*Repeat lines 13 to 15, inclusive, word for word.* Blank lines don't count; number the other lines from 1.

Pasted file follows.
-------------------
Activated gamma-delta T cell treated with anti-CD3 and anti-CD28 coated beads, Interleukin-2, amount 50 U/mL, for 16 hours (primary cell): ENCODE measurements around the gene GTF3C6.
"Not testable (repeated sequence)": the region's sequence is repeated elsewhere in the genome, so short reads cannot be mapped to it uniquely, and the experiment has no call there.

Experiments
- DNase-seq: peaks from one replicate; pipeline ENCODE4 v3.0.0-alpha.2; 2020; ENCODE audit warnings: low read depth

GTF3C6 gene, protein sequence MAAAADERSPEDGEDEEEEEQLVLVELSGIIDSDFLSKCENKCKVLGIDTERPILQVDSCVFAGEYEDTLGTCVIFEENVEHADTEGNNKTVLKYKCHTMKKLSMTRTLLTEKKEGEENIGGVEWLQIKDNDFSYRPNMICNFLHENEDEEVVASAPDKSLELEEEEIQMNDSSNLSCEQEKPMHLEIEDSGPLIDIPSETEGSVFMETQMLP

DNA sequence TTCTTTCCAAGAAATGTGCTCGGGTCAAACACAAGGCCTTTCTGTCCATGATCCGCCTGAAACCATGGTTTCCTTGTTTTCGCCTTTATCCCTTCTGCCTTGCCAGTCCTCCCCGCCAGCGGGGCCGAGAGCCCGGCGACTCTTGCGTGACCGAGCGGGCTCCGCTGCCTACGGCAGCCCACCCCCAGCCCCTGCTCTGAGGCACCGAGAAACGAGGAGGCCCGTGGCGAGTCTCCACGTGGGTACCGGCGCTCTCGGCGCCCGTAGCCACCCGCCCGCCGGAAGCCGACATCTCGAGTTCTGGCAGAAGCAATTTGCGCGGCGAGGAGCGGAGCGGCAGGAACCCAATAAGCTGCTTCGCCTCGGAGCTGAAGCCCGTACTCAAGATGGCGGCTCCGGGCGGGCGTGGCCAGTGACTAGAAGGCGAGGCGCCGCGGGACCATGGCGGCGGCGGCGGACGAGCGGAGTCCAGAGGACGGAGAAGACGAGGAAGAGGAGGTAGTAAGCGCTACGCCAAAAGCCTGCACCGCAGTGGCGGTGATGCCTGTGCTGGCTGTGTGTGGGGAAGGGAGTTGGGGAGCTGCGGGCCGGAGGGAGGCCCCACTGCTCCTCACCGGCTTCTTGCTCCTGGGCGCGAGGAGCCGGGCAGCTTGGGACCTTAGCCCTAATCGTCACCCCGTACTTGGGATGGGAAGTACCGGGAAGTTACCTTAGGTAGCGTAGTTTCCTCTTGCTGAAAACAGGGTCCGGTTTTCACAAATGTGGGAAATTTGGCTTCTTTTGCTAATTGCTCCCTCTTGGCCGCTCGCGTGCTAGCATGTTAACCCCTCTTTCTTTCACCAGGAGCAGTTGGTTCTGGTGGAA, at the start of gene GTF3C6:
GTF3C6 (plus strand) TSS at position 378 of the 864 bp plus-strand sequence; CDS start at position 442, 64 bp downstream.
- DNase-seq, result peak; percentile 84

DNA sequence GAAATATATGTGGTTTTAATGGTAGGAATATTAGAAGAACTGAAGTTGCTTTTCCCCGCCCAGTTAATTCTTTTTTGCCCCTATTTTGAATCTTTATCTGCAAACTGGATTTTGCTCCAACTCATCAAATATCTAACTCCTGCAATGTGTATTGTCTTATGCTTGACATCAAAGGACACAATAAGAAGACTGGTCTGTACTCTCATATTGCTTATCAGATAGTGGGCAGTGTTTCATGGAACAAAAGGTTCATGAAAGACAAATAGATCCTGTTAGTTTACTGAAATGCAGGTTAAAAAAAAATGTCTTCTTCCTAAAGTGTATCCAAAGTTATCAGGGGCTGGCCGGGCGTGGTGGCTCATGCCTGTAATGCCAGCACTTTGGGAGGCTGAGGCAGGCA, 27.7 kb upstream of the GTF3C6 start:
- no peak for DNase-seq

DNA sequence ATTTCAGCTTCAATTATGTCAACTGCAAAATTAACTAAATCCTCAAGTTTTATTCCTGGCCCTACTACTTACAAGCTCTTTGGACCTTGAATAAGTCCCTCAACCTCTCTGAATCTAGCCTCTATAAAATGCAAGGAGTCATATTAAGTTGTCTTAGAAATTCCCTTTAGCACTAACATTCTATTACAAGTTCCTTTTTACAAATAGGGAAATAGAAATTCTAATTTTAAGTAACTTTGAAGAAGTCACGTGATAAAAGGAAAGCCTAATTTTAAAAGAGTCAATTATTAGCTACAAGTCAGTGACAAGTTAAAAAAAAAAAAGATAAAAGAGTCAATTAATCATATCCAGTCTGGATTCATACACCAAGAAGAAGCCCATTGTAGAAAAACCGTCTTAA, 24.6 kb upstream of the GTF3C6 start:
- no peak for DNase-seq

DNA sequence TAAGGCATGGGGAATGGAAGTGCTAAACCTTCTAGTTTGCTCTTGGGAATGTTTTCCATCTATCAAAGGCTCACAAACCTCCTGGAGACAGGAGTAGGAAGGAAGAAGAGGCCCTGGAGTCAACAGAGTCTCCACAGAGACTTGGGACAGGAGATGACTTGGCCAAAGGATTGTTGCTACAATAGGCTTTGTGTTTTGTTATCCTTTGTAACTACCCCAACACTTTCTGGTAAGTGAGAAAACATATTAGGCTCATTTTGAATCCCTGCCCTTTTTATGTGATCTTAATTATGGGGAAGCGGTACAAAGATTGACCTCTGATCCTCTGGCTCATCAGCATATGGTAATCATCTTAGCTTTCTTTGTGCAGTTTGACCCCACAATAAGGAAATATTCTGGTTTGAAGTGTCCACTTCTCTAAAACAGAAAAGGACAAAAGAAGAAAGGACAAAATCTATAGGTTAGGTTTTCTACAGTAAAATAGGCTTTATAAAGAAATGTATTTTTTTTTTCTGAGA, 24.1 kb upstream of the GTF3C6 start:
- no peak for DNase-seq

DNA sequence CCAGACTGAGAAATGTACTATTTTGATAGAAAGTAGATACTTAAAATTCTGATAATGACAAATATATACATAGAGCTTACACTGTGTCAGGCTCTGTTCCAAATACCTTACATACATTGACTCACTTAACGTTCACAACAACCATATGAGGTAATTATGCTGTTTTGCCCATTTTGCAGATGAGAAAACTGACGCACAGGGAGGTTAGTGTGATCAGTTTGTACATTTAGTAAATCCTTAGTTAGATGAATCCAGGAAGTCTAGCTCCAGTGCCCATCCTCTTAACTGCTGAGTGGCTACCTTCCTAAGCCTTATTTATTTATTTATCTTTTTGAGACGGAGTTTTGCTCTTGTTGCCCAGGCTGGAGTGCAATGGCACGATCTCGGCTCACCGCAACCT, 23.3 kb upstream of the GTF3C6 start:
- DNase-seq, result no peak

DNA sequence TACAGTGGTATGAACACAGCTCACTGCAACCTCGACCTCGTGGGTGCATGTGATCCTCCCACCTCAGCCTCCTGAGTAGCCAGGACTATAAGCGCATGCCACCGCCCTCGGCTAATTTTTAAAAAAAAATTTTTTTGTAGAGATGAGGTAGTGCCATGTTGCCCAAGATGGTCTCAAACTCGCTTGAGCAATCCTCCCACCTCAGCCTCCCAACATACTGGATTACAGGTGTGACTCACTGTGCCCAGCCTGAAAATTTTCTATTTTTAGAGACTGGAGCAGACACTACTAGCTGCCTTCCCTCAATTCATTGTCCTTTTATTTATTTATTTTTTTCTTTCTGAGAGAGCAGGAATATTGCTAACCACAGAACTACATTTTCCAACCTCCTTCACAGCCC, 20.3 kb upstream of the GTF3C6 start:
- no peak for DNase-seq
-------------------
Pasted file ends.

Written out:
DNA sequence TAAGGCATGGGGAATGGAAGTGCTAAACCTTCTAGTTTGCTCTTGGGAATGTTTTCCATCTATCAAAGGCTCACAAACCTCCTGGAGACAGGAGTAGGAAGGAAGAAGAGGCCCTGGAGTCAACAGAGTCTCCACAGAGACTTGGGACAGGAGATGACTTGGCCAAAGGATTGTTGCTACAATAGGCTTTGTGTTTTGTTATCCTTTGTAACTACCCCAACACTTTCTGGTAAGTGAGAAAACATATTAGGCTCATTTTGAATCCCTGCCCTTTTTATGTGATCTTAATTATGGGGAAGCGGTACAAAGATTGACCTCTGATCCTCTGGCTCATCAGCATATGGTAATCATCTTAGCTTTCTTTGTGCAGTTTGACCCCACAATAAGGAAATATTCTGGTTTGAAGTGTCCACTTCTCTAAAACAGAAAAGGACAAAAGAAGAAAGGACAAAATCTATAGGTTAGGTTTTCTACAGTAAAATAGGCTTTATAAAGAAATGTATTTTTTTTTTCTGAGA, 24.1 kb upstream of the GTF3C6 start:
- no peak for DNase-seq

DNA sequence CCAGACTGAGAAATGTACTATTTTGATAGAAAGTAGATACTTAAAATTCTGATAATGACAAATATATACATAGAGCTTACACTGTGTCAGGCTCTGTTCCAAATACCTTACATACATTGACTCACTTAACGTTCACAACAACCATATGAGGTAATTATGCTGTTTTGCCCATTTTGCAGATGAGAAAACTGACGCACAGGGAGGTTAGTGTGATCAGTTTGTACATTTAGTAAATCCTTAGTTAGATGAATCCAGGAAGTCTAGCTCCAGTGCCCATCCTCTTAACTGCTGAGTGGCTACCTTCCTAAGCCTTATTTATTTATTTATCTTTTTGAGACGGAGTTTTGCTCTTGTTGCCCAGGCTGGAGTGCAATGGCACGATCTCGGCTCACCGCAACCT, 23.3 kb upstream of the GTF3C6 start: